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ACTIVE W (clopidogrel plus aspirin versus anticoagulation in atrial fibrillation)

Last reviewed dd mmm yyyy. Last edited dd mmm yyyy

Authoring team

Atrial fibrillation is a common cardiac arrhythmia, especially in the elderly, and affects over 1% of the population.

  • atrial fibrillation increases the risk of stroke and other vascular events
    • oral anticoagulation therapy such as warfarin reduces stroke by two-thirds compared with no treatment and compared with aspirin, oral anticoagulation therapy reduces the risk of stroke by 45% and reduces cardiovascular events by 29% (1)
  • the ACTIVE W trial was designed to assess whether clopidogrel plus aspirin was non-inferior to oral anticoagulation therapy for prevention of vascular events
    • patients eligible for and willing to take oral anticoagulation therapy were enrolled into ACTIVE W, in which clopidogrel plus aspirin was compared to oral anticoagulation therapy
    • patients eligible for the study:
      • patients had electrocardiographic evidence of atrial fibrillation and at least one of the following:
        • age 75 years or older
        • on treatment for systemic hypertension;
        • previous stroke, transient ischaemic attack, or non-CNS systemic embolus
        • left ventricular dysfunction with left ventricular ejection fraction less than 45%
        • peripheral arterial disease
      • if patients were aged 55-74 years and did not have one of the other inclusion criteria they were required to have either diabetes mellitus requiring drug therapy or previous coronary artery disease
      • patients were excluded if they had any of the following: contraindication for clopidogrel or for oral anticoagulant (such as prosthetic mechanical heart valve); documented peptic ulcer disease within the previous 6 months; previous intracerebral haemorrhage; significant thrombocytopenia (platelet count <50×109/L); or mitral stenosis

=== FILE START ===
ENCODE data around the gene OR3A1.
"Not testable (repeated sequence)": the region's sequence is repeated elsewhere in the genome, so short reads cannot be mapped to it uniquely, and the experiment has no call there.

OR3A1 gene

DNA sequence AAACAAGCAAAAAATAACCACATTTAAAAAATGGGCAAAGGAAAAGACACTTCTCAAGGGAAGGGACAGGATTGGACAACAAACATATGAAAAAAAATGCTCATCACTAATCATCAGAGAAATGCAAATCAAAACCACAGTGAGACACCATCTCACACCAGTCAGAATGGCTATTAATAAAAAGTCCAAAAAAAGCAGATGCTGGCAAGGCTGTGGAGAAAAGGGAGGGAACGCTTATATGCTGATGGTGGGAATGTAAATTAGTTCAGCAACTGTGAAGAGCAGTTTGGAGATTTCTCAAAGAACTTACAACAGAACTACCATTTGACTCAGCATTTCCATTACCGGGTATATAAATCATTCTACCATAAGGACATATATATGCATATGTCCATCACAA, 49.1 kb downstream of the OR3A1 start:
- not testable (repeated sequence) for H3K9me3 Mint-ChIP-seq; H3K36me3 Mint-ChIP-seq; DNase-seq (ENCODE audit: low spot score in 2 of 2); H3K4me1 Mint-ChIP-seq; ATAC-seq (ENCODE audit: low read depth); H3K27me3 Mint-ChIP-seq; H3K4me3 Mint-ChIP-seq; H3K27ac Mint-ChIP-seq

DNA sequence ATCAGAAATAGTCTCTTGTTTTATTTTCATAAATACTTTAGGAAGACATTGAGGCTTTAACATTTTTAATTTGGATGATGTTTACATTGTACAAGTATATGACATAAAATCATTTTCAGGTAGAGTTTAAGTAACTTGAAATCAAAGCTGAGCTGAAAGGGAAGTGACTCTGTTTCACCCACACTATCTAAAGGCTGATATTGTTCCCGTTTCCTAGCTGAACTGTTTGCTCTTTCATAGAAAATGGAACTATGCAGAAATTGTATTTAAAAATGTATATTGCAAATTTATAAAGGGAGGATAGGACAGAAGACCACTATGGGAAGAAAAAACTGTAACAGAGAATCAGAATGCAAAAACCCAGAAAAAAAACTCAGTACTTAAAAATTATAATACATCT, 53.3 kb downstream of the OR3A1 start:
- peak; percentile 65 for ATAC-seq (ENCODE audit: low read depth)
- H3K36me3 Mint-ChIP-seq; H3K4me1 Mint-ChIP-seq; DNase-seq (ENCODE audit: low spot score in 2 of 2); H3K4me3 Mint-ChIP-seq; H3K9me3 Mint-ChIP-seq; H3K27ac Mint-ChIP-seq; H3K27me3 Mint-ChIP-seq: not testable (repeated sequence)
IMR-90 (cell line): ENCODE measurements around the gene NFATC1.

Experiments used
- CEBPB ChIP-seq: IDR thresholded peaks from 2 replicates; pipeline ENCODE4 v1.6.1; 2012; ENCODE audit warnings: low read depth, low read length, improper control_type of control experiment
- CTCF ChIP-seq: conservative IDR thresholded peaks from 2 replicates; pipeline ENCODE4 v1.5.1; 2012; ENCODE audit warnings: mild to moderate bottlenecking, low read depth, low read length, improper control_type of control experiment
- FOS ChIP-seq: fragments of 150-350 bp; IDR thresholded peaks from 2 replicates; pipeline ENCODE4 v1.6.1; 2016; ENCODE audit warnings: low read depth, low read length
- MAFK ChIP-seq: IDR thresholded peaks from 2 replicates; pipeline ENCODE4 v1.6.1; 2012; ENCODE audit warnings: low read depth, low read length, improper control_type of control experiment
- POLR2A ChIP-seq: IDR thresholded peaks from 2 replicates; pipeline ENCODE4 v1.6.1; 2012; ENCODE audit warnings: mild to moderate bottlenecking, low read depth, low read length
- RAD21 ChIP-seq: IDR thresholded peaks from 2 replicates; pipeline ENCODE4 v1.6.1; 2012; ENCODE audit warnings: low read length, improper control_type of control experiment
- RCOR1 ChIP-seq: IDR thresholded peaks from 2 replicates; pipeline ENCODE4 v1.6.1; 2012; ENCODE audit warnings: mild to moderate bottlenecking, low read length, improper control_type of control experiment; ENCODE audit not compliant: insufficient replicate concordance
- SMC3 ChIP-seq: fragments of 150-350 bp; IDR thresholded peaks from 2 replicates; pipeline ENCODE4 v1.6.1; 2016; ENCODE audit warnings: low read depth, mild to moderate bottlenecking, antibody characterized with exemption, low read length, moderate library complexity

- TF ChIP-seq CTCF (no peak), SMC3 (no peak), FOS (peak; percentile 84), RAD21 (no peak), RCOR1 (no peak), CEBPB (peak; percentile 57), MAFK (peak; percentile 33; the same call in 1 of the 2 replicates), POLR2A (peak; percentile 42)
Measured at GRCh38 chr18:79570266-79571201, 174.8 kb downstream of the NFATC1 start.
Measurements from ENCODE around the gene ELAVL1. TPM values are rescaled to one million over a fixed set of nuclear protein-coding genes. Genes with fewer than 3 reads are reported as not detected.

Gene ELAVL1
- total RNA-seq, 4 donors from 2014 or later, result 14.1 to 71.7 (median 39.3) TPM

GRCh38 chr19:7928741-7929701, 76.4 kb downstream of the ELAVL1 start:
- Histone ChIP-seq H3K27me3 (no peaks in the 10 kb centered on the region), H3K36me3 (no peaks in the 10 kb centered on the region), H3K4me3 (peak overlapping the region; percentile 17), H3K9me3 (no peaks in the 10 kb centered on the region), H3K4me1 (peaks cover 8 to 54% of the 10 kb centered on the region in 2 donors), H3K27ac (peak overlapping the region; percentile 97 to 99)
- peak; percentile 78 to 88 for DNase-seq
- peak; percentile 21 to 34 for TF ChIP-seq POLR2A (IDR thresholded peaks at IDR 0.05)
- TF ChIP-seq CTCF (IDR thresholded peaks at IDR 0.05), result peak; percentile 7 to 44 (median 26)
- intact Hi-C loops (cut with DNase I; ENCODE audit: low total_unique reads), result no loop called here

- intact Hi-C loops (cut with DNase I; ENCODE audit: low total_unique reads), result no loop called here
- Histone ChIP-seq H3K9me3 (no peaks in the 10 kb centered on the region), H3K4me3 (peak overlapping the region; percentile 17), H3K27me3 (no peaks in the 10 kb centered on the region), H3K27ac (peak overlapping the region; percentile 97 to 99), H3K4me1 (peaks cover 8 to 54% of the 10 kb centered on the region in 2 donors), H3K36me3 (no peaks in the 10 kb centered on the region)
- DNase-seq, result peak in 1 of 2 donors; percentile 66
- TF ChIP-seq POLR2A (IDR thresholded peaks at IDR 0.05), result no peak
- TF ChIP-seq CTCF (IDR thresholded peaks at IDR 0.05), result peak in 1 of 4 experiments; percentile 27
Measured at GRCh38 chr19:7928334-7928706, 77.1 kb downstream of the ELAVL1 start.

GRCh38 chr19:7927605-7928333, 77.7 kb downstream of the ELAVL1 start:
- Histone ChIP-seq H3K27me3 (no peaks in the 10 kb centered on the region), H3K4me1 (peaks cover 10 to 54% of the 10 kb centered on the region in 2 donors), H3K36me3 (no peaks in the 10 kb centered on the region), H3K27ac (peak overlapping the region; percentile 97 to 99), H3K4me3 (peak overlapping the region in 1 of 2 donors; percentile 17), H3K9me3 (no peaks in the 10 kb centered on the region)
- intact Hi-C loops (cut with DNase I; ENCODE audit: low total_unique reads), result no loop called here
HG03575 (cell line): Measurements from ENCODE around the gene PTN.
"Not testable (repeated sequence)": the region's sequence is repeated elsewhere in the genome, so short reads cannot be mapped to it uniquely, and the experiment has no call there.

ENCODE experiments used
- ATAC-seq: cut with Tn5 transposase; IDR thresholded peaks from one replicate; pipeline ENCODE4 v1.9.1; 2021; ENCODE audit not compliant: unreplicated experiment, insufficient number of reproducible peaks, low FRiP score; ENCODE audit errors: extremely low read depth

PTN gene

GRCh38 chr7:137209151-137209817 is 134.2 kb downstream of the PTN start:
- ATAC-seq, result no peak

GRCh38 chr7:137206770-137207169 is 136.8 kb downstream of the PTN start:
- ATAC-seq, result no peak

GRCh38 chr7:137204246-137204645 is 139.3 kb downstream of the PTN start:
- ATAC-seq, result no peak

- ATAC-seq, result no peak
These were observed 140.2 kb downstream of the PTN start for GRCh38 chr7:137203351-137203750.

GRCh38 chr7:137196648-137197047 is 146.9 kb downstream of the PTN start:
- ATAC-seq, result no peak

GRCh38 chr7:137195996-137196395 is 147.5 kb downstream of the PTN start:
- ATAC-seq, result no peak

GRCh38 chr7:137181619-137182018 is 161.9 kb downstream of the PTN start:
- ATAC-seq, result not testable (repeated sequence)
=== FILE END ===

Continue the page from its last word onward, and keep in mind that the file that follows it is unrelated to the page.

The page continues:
• study protocol:
      • patients were randomly allocated to receive oral anticoagulation therapy (target international normalised ratio of 2·0-3·0; n=3371) or clopidogrel (75 mg per day) plus aspirin (75-100 mg per day recommended; n=3335)
      • primary outcome was first occurrence of stroke, non-CNS systemic embolus, myocardial infarction, or vascular death. Analyses were by intention-to-treat.
    • results:
      • study was stopped early because of clear evidence of superiority of oral anticoagulation therapy
        • were 165 primary events in patients on oral anticoagulation therapy (annual risk 3·93%) and 234 in those on clopidogrel plus aspirin (annual risk 5·60%; relative risk 1·44 (1·18-1.76; p=0.0003)
        • patients on oral anticoagulation therapy who were already receiving this treatment at study entry had a trend towards a greater reduction in vascular events (relative risk 1·50, 95% CI 1·19-1·89) and a significantly (p=0·03 for interaction) lower risk of major bleeding with oral anticoagulation therapy (1.30; 0.94-1.79) than patients not on this treatment at study entry (1·27, 0·85-1·89 and 0·59, 0·32-1·08, respectively).
    • the study authors concluded that oral anticoagulation therapy is superior to clopidogrel plus aspirin for prevention of vascular events in patients with atrial fibrillation at high risk of stroke, especially in those already taking oral anticoagulation therapy
    • a follow-up analysis concluded that:
      • in patients with atrial fibrillation for whom vitamin K-antagonist therapy was unsuitable, the addition of clopidogrel to aspirin reduced the risk of major vascular events, especially stroke, and increased the risk of major hemorrhage
        • stroke occurred in 296 patients receiving clopidogrel (2.4% per year) and 408 patients receiving placebo (3.3% per year) (relative risk, 0.72; 95% CI, 0.62 to 0.83; P<0.001)
        • myocardial infarction occurred in 90 patients receiving clopidogrel (0.7% per year) and in 115 receiving placebo (0.9% per year) (relative risk, 0.78; 95% CI, 0.59 to 1.03; P=0.08)
        • major bleeding occurred in 251 patients receiving clopidogrel (2.0% per year) and in 162 patients receiving placebo (1.3% per year) (relative risk, 1.57; 95% CI, 1.29 to 1.92; P<0.001)


  1. ACTIVE Writing Group on behalf of the ACTIVE Investigators. Clopidogrel plus aspirin versus oral anticoagulation for atrial fibrillation in the Atrial fibrillation Clopidogrel Trial with Irbesartan for prevention of Vascular Events (ACTIVE W): a randomised controlled trial. Lancet. 2006 Jun 10;367(9526):1903-12
  2. ACTIVE Investigators, Connolly SJ, Pogue J, Hart RG, Hohnloser SH, Pfeffer M, Chrolavicius S, Yusuf S.Effect of clopidogrel added to aspirin in patients with atrial fibrillation. N Engl J Med. 2009 May 14;360(20):2066-78.

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